In situ gelling formulations are drug delivery systems which typically exist in a liquid form at room temperature and change into gel state after application to the body in response to various stimuli such as changes in temperature, pH and ionic composition. Their biomedical application can further be improved by incorporating drug nanoparticles into in situ gelling systems in order to prolong drug release, reduce dosing frequency and improve therapeutic outcomes of patients, developing highly functional but challenging dosage forms. The composition of in situ gelling formulations influence factors relating to performance such as their syringeability, rheology, drug release profile and drug bioavailability at target sites, amongst other factors. The inclusion of mucoadhesive polymeric constituents into in situ gelling formulations has also been explored to ensure that the therapeutic agents are retained at target site for extended period of time. This review article will discuss traditional techniques (water bath-based vial inversion and viscometry) as well as advanced methodology (rheometry, differential scanning calorimetry, Small Angle Neutron Scattering, Small Angle X-ray Scattering, etc.) for evaluating in situ gel forming systems for topical drug delivery. The clinical properties of in situ gelling systems that have been studied for potential biomedical applications over the last ten years will be reviewed to highlight current knowledge in the performance of these systems. Formulation issues that have slowed the translation of some promising drug formulations from the research laboratory to the clinic will also be detailed.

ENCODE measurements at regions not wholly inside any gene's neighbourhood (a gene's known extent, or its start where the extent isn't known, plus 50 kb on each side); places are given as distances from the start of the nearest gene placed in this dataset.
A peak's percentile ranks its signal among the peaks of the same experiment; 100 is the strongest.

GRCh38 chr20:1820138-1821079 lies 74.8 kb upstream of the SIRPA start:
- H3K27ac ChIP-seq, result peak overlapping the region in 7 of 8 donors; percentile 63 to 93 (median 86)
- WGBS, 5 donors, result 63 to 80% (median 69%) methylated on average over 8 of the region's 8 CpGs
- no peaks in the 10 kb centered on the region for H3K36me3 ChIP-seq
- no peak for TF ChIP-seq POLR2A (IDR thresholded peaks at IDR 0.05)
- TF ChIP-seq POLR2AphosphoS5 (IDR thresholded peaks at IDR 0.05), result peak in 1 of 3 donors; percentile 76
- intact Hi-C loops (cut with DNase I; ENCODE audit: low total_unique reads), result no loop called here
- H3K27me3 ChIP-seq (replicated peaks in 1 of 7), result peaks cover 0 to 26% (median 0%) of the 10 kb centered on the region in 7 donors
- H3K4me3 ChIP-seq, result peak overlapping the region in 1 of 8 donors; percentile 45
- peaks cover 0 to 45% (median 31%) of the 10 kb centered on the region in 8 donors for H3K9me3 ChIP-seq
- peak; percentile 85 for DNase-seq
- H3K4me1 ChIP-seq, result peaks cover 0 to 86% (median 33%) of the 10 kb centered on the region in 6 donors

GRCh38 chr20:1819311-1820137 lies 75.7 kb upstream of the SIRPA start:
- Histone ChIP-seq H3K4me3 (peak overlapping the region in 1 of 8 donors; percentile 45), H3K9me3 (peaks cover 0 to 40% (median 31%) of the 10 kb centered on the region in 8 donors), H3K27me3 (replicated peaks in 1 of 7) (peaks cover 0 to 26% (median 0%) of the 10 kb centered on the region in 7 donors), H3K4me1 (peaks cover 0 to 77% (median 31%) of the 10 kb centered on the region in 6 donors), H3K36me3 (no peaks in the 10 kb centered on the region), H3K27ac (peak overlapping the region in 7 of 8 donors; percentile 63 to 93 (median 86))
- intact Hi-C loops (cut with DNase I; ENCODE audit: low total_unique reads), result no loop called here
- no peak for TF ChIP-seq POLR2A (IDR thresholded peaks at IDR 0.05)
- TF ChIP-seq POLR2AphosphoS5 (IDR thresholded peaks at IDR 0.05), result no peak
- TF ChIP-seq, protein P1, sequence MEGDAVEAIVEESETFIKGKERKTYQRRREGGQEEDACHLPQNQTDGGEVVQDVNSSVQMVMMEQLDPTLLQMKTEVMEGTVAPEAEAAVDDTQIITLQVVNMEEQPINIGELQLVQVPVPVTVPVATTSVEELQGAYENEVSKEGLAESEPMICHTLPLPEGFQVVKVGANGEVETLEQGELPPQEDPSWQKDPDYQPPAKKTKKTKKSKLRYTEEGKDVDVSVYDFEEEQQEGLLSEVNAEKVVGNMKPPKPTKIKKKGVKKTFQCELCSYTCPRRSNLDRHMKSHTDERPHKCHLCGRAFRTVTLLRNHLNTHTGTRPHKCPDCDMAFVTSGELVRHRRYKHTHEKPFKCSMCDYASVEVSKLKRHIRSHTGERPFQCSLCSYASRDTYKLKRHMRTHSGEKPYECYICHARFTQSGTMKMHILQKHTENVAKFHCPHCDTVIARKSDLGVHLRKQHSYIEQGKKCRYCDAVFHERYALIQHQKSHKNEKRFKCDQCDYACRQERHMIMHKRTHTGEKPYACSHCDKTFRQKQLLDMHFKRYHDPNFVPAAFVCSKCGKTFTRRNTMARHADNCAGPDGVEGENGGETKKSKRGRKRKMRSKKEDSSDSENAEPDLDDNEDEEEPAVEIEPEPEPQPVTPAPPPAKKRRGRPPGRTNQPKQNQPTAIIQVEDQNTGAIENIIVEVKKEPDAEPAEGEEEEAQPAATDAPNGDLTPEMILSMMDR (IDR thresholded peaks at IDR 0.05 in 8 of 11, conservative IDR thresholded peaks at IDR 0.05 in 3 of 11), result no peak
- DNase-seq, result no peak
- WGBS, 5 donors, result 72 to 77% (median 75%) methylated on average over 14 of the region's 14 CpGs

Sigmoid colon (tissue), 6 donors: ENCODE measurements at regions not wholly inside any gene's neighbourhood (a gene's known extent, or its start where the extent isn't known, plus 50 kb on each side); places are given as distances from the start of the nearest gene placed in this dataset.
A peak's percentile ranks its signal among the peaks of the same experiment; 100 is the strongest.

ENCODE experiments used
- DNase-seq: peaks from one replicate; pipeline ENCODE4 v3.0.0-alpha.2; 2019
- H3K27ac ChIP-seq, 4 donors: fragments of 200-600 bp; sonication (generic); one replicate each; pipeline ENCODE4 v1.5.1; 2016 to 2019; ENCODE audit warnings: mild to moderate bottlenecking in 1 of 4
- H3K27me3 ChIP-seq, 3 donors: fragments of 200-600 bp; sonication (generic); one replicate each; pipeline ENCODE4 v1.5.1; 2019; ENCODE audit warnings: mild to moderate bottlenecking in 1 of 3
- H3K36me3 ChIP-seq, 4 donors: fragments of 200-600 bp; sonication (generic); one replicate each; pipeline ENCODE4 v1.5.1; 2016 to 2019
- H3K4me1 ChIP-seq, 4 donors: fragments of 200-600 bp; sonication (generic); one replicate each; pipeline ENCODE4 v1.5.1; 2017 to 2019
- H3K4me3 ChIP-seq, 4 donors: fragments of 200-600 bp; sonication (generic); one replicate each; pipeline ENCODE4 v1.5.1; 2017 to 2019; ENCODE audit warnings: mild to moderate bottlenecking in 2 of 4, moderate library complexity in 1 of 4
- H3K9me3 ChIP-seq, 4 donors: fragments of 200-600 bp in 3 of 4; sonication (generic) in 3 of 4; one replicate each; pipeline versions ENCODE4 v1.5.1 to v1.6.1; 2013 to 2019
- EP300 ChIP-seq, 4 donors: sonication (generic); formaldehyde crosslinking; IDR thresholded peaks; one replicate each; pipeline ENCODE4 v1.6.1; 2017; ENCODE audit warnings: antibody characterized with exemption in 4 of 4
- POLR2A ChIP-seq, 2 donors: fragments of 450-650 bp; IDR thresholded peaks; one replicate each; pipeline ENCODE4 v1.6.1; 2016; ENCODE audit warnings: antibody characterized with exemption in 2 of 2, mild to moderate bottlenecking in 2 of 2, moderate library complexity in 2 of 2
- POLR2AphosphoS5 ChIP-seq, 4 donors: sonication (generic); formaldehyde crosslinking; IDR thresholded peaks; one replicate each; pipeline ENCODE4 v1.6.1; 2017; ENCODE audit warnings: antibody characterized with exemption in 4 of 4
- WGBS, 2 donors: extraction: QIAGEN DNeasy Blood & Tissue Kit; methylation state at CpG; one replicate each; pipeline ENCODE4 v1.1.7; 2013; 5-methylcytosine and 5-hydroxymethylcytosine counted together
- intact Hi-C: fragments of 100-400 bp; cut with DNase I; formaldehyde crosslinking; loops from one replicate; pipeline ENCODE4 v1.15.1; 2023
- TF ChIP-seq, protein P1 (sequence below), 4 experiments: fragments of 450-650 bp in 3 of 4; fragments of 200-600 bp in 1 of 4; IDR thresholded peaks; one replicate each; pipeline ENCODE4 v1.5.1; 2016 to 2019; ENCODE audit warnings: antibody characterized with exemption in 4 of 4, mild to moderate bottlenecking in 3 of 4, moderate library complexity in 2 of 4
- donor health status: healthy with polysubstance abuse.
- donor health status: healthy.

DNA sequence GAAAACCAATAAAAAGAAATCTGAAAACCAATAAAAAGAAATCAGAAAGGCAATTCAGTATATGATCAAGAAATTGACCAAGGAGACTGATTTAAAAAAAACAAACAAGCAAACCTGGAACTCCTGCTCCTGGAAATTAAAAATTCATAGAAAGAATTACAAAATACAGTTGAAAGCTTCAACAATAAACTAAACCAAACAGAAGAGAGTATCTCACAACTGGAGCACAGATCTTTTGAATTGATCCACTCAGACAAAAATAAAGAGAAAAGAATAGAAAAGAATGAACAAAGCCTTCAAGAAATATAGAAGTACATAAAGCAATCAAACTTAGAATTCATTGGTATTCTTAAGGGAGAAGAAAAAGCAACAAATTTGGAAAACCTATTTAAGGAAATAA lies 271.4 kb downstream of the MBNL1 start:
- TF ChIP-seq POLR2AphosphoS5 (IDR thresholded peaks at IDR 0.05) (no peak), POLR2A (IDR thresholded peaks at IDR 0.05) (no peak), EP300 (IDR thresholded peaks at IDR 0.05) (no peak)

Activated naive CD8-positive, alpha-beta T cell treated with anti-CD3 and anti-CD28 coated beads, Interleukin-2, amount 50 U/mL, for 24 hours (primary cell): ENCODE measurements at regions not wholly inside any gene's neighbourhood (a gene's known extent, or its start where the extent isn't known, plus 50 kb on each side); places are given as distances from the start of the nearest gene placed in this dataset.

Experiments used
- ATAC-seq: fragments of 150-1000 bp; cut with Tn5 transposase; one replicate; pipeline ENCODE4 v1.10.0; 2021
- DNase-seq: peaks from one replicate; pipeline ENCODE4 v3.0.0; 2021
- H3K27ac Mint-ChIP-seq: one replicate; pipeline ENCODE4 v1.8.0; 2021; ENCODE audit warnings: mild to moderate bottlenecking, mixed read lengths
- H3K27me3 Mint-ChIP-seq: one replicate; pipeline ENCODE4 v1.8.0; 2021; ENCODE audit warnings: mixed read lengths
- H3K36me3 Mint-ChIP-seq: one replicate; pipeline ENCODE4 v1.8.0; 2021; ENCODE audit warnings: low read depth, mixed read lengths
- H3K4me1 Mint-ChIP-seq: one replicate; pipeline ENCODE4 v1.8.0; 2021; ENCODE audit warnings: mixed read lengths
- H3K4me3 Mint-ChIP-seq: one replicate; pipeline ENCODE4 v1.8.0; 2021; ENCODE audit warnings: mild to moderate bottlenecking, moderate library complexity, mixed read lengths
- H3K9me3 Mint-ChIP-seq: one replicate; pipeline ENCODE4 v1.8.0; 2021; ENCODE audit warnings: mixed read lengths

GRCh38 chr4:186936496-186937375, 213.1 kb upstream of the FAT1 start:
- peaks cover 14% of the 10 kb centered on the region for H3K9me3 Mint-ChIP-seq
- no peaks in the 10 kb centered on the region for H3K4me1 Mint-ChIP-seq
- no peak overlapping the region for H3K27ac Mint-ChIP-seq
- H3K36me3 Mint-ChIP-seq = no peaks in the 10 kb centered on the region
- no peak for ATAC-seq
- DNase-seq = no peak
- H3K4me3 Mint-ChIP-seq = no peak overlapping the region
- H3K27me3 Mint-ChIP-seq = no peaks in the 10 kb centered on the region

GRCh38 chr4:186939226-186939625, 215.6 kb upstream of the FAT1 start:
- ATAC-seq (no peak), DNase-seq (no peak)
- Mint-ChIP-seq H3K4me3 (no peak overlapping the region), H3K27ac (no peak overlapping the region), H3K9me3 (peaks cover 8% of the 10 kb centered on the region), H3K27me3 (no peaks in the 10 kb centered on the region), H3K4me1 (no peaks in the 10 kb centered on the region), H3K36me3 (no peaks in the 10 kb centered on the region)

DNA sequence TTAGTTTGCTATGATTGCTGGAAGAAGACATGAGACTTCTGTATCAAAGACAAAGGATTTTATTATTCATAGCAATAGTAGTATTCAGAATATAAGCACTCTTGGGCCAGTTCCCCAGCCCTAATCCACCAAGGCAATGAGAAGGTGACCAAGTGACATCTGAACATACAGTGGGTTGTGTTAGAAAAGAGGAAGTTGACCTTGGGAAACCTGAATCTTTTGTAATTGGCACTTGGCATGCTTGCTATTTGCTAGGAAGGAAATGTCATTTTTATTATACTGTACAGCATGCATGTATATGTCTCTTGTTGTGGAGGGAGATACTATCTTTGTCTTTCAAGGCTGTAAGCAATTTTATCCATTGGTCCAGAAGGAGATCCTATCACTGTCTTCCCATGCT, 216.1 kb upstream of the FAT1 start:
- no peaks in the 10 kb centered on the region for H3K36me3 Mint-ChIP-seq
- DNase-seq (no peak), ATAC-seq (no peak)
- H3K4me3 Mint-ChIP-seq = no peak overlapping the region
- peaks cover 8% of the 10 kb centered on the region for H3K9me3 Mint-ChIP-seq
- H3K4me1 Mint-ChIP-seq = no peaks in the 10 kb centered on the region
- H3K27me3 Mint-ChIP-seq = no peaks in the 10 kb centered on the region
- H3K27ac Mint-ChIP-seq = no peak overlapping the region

|Number of pages||14|
|Journal||European Journal of Pharmaceutics and Biopharmaceutics|
|Early online date||13 Jan 2023|
|Publication status||E-pub ahead of print - 13 Jan 2023|